Friday, February 6, 2009

Life’s Currents Pulling Her Down, or Tomorrow and Tomorrow and So Forth and So On:
Heartless Bastards’ The Mountain

Patti Smith rang in her ears as she climbed up the misty mountain. She could barely hear winter’s leftover birds. She was running, running away. If I could just quit tomorrow and tomorrow and so forth and so on, she thought, I could be so happy. Running over the hills. Out to the sweet hereafter and unknown. Sweet dreams. Concrete, tar, metal, and glass. She left it all. All that noise knocking in her eardrums like some bonehead drummer. The other night she woke up screaming, “I hate this fucking place!” She had had enough. So she ran. Can’t stand still, she thought. I’ll make the midnight train. My mind is a running faucet. We don’t have to agree. We don’t have to agree.

She had dug herself so deep, deep into a hole. Covered in bramble and mud, a bog woman. Leaves in her ears, twigs in her nostrils, soil dropping from her lips. Three chords and the truth. She said it over and over like a mantra. Three chords and the truth. She learned that from Dylan. Hold your head up you silly girl. She learned that from the Beatles. Another rip, another tear. She learned that from P.J. Harvey.

By sunset, she made it to the mountaintop. She saw the sea from there, the ships and sailors. She imagined herself on a ship, a tornado hitting it, and she falling overboard. A whirlpool pulled her under. Sinking, sinking. Hold your head up, she thought. It was cold, cold as the deep, deep sea. She shivered more from the wind blowing on the mountaintop than that cold feeling of drowning. She crossed her arms over her chest and rubbed herself.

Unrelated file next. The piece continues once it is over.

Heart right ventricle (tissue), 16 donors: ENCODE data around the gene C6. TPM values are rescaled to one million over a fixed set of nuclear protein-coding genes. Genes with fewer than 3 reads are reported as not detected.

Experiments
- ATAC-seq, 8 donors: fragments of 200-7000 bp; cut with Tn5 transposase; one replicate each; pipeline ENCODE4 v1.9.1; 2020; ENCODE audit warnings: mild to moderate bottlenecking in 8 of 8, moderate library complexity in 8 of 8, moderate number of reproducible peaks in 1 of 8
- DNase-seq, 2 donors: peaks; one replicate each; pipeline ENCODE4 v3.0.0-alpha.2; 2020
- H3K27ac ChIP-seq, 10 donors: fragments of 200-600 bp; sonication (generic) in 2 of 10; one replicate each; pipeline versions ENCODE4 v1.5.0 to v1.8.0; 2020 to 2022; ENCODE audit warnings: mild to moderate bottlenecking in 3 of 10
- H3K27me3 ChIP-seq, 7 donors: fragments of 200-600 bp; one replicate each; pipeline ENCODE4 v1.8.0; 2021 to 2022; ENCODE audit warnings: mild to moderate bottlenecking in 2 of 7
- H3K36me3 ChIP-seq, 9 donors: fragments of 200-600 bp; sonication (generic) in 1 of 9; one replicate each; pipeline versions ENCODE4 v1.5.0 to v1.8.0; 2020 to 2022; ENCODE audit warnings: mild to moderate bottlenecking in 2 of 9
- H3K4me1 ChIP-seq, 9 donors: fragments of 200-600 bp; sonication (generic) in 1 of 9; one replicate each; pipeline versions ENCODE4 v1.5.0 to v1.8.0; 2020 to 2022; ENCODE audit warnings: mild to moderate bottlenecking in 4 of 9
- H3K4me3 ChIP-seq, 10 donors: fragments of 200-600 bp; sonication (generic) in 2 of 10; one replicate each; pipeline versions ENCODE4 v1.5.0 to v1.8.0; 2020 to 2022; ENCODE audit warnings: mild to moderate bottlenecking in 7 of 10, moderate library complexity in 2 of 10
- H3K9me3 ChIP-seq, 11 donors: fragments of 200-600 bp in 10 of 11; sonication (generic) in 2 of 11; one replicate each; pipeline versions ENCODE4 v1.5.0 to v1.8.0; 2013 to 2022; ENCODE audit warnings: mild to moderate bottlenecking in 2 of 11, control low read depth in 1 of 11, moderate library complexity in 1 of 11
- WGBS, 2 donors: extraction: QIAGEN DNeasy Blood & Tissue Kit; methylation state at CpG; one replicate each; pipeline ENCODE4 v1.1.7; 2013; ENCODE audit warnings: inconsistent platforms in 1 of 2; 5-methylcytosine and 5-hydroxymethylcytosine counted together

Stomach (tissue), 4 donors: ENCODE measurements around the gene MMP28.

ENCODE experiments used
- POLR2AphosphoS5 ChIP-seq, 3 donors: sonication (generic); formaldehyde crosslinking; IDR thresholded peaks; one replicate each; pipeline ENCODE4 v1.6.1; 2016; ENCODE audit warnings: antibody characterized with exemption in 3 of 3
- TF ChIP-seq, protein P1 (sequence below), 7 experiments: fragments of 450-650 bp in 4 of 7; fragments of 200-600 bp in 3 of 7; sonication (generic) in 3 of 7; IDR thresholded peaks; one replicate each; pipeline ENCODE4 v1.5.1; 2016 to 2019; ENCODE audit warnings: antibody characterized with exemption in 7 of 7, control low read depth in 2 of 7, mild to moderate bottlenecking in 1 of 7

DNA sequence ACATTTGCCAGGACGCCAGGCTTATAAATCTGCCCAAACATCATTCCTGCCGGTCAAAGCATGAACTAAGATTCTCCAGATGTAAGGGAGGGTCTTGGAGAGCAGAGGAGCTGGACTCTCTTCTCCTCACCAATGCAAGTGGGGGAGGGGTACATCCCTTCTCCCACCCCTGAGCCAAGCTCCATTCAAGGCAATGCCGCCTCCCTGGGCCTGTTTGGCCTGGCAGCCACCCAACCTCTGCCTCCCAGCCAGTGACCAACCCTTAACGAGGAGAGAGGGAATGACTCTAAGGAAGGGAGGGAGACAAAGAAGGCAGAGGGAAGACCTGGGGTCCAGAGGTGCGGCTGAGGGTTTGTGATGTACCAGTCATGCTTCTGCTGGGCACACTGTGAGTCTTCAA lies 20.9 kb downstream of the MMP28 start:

The sun fell below the horizon. It glared at her as if to accuse her of some sin. But she wasn’t going to change her mind. She was on her own. Lost and numb. Lost from fear and numb from doubt. She had packed her things, but left them there when she left. Lightning struck her heart when they had fought. Her head rained. Her soul flooded over. She had cried out for peace. But got nothing instead. How come loss is so easy to hold onto?

Sap stuck in her throat, she had watched everything come down, crumble—all fire and smoke. Unwise choices. But along with everything else, her shell cracked. Got to take it all down on the line. Cold winds blow. Take it on down the line. It was the same old song. It was cold on the mountain. She waited there and watched the ocean, waited and waited for warm winds to blow on her face. She would wait for spring, for flowers, for birds playing tag, for music to play on the street, for kids’ silver laughter.

She moaned. She moaned at the moon. She was tired of soul searching, searching all the time, wondering where to go. All those echoes. Waves and waves and waves. She had left everything behind and had to go back, back to pick up the pieces, and to let them all go again.

It took hours to climb back down from the mountain.

With the peaks at her back, she wondered why the further away you got from a mountain the bluer it got.

Label: Fat Possum
Release Date: February 3, 2009

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